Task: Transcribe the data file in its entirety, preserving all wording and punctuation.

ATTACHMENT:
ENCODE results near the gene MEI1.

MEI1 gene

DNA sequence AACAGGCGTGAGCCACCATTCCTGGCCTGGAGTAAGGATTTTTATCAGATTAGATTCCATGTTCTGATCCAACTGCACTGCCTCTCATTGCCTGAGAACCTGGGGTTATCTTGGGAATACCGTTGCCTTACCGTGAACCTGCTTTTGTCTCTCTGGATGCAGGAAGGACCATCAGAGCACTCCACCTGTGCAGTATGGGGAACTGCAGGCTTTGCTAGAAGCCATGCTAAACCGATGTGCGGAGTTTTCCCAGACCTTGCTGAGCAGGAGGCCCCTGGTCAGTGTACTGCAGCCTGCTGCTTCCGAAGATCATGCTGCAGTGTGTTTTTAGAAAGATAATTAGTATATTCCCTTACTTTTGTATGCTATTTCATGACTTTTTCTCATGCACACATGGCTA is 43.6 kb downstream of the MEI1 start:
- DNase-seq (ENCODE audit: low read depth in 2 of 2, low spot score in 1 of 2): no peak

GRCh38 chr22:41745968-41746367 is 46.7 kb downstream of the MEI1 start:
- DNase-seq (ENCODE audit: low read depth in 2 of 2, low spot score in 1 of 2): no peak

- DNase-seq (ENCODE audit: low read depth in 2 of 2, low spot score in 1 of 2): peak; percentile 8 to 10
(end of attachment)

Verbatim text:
ENCODE results near the gene MEI1.

MEI1 gene

DNA sequence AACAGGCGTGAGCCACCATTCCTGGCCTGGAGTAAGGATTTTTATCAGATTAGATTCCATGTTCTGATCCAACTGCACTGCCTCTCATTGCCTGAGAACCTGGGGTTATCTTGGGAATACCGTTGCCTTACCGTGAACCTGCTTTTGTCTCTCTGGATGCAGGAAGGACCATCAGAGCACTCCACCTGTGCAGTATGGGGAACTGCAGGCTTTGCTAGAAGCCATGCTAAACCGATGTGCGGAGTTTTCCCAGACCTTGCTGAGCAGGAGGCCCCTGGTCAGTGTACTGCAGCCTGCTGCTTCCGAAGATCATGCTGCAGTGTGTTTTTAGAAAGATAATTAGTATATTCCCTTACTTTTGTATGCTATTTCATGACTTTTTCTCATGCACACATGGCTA is 43.6 kb downstream of the MEI1 start:
- DNase-seq (ENCODE audit: low read depth in 2 of 2, low spot score in 1 of 2): no peak

GRCh38 chr22:41745968-41746367 is 46.7 kb downstream of the MEI1 start:
- DNase-seq (ENCODE audit: low read depth in 2 of 2, low spot score in 1 of 2): no peak

- DNase-seq (ENCODE audit: low read depth in 2 of 2, low spot score in 1 of 2): peak; percentile 8 to 10